A perigee moon. Bigger, brighter, more special than usual, we only get to see the moon like this once every 18 years or so. I became fascinated. Where would we be the next time we saw it? Who would we be? I was determined we would capture the magic. Everything aligned: it was going to be a cloudless evening. The best time to see the moon was just after sunset. I googled and found that sunset would be at 7.18 pm here.
Okay, that was a slight thorn in my side. We put the kids to bed at 7 pm every night. The kids are very early risers, and need all the sleep they can get. Just as importantly, we need the evenings to ourselves, especially on Saturday night at-home date night. But, I reasoned, we could just pop out quickly, look at the moon, and have them back in bed by 7.30.
We bathed them and dressed them in their pyjamas and told them we were going to look at the moon. Fellow spectrum parents might expect meltdown at the abrupt change in routine, but my kids were excited. We were out by 7.15. The sky was not quite dark, and there was no moon in sight.
While we waited for the moon, the kids played. They were so excited to be out of bed, they ran and jumped around. They tried to evade capture, we chased after them. And we all looked for the moon, but we couldn’t see it. A couple of times Cubby told us he found it, but he lied.
Pudding began her soliloquy, which lasted the rest of the evening: Where is the moon? The moon is gone!
7.43 We decided we needed a better vantage point, and made our way to the entrance of our housing development. We were on top of a hill there, so we’d be able to see that moon as soon as she showed her face. Here was a more dangerous territory, with a very busy highway. The kids could no longer run free, and Daddy put Cubby on his shoulders while I held on to Pudding’s hand. And still no moon. The kids could only take so much waiting around.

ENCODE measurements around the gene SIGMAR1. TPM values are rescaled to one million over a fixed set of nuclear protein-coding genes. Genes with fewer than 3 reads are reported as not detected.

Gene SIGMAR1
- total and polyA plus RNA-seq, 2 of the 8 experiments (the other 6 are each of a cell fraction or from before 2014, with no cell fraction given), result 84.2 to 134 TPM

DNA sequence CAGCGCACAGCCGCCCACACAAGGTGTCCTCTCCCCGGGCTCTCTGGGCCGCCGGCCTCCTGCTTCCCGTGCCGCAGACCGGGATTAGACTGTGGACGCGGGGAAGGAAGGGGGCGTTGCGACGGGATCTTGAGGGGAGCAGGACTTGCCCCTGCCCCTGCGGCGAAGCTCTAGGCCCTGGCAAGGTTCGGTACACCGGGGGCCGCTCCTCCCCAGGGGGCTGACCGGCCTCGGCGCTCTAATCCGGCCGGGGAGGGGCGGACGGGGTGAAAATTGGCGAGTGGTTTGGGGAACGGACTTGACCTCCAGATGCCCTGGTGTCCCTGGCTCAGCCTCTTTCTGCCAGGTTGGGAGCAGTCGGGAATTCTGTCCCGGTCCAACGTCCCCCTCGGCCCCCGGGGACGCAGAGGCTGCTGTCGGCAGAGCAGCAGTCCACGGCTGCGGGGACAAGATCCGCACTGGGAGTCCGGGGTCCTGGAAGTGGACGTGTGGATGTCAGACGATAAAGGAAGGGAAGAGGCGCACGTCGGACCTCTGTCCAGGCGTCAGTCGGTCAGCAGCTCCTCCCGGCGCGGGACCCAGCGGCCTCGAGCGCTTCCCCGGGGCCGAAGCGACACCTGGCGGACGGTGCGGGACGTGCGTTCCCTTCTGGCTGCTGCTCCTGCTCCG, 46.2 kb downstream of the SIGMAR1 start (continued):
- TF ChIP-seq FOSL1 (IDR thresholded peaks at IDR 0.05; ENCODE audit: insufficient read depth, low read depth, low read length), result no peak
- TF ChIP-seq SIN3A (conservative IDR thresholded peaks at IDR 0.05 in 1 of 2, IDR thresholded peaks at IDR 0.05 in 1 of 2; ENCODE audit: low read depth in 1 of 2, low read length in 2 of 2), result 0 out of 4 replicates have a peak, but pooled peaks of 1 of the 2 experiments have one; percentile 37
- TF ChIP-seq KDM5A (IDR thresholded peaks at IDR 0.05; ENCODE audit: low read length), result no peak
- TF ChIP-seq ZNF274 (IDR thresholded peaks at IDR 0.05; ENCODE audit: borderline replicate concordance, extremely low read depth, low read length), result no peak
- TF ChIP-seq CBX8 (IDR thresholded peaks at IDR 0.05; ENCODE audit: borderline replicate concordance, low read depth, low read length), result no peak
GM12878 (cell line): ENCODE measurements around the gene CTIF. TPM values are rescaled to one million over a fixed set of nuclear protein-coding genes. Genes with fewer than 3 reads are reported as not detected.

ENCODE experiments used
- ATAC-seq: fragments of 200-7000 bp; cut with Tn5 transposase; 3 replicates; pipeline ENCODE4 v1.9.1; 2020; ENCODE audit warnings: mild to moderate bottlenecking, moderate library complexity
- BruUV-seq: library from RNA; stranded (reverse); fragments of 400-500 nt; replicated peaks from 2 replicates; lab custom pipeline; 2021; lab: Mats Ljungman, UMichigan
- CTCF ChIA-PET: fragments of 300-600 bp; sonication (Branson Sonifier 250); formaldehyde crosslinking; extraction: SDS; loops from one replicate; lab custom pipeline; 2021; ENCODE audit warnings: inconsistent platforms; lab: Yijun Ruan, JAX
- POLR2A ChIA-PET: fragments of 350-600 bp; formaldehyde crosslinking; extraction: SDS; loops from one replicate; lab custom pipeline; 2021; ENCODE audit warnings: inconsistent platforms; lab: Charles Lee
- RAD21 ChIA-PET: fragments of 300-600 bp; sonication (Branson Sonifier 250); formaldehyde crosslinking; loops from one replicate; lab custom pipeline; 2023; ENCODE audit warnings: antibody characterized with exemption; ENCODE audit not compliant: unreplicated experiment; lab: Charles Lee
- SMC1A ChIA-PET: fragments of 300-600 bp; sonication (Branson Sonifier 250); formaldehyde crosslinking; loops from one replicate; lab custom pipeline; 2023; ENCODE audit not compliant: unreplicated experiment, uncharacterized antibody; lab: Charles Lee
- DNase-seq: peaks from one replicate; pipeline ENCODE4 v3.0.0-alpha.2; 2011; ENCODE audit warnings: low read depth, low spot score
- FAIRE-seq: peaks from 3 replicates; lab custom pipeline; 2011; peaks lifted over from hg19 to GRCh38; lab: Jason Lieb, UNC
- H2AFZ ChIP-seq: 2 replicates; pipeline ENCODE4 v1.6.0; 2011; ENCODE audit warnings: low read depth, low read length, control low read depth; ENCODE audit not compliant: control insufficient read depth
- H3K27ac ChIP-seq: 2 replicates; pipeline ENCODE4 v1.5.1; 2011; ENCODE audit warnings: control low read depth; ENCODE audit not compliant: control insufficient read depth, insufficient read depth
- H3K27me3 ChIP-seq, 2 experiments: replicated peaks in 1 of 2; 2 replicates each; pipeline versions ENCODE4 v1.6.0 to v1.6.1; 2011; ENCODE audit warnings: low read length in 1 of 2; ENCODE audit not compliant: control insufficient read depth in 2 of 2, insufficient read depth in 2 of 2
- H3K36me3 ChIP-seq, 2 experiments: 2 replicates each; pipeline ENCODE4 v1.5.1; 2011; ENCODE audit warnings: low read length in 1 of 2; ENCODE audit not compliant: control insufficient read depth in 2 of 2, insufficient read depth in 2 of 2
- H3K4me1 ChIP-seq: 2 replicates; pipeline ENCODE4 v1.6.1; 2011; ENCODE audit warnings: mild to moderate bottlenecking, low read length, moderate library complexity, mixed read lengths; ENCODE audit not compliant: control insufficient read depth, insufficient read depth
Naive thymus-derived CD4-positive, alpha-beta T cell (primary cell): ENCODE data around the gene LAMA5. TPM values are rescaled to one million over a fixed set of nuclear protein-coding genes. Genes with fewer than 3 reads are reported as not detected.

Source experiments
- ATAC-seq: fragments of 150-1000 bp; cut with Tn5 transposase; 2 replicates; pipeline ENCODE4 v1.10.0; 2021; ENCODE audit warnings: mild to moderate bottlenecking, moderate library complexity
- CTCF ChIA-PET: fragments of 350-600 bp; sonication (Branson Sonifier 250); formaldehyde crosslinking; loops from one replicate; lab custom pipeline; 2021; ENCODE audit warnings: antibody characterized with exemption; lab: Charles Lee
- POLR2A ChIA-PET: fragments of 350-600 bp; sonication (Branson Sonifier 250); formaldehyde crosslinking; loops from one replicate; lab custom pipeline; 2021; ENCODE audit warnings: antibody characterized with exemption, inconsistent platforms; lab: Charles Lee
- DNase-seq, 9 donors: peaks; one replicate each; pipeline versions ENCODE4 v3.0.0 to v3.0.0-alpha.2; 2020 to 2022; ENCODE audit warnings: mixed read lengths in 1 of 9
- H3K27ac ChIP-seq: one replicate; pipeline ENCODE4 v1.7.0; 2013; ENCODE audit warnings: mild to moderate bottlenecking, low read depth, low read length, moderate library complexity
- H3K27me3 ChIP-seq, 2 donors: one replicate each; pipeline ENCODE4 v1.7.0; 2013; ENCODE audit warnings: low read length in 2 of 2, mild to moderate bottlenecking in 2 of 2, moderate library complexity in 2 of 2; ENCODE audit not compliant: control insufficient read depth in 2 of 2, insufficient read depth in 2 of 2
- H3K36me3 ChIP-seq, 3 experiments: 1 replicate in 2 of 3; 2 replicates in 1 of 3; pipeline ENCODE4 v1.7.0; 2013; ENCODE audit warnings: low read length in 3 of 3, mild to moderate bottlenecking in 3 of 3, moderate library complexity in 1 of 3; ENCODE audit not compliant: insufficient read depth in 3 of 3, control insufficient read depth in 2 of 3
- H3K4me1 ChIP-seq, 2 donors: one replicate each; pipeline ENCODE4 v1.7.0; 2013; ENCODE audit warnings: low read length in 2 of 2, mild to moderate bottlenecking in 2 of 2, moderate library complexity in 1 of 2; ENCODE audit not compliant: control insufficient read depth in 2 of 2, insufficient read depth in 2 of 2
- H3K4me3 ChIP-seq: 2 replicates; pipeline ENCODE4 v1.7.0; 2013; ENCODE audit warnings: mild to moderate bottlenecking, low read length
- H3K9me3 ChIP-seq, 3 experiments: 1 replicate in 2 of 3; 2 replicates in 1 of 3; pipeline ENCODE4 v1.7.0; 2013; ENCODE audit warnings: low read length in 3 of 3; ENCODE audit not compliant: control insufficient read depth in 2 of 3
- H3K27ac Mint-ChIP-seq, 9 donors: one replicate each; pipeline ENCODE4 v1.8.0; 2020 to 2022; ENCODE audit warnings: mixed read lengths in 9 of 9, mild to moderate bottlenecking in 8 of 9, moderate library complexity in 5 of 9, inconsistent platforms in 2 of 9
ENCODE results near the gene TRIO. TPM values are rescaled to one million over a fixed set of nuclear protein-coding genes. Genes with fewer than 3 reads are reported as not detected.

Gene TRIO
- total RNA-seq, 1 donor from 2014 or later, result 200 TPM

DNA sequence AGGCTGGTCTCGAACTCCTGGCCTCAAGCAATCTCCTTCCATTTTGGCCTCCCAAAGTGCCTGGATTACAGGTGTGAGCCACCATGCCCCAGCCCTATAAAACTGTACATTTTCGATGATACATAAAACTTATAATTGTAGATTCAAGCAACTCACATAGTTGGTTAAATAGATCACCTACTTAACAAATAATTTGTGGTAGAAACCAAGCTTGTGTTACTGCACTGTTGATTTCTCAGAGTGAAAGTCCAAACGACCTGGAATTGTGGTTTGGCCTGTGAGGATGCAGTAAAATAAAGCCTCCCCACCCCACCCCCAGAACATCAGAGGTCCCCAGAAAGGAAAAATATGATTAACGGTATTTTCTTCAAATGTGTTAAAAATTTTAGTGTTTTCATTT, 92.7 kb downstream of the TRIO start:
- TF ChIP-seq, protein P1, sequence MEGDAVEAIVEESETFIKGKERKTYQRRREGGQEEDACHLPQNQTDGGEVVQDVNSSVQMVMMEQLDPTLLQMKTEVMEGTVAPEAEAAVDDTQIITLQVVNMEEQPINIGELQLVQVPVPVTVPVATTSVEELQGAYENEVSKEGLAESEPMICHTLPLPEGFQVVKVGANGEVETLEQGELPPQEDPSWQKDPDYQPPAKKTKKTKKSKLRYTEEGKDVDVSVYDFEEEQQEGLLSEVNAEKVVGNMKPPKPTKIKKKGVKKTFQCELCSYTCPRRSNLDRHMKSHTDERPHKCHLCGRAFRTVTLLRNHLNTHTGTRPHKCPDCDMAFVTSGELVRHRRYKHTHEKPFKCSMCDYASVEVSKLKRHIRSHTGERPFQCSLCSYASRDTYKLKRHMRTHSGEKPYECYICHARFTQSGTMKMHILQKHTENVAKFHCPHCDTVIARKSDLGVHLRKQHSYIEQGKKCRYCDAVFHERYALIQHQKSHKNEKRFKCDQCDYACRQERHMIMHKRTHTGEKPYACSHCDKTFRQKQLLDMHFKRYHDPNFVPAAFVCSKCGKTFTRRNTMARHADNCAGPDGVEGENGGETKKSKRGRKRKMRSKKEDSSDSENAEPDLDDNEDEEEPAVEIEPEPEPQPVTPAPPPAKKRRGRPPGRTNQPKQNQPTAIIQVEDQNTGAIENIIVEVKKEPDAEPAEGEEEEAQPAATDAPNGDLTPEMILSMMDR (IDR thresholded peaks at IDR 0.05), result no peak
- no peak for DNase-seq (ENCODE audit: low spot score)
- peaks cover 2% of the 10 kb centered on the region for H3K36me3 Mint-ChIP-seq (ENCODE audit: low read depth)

8.17 We got in the car. I noted the time, and Spectrummy Daddy asked if I was keeping a Captain’s Log. Why yes dear, this is my journey to the moon!
We drove around for a while, but to no avail, and we decided to return home, disappointed. Actually, I was the only one who was disappointed. The kids were just tired, and Spectrummy Daddy bemused that I was so moonstruck. I couldn’t explain it. It was special, and I had to see it.
We were almost home when we finally saw it.
She was large, and orange-tinted, beautiful and mesmerizing. The kids couldn’t care less. I wanted to stay there and gaze.
I went to capture her image, and the results were unbearably disappointing. They were blurry, the moon was small….and ordinary. I captured none of her magic. Then my battery ran out. We put the kids to bed, and I vowed to return. The moon would be higher, but I could still get her. I was wildly possessed; I just couldn’t believe that there were other people around just ignoring such a sight. They just didn’t get it.
8.47 I put Pudding to bed and went back out on my mission. This was the best I got. I tried. I stood in her thrall, and did my best to show her wonder, but I failed miserably. I needed a tripod, and a paparazzi lens. Perhaps I should have made a wish upon the moon for them. The photo scoffs at her enchanting brilliance. It looks so….ordinary, but I saw and felt how special it was. I was mesmerized.
9.03 I returned home. My photos disappointing, but my lunatic need sated.
There was a price to pay though, for chasing the moon.
It was too late for our Saturday night at-home date night. We postponed until Sunday, but he woke up with Cubby’s illness. We’ll do it soon though, we needn’t wait for the next perigee moon.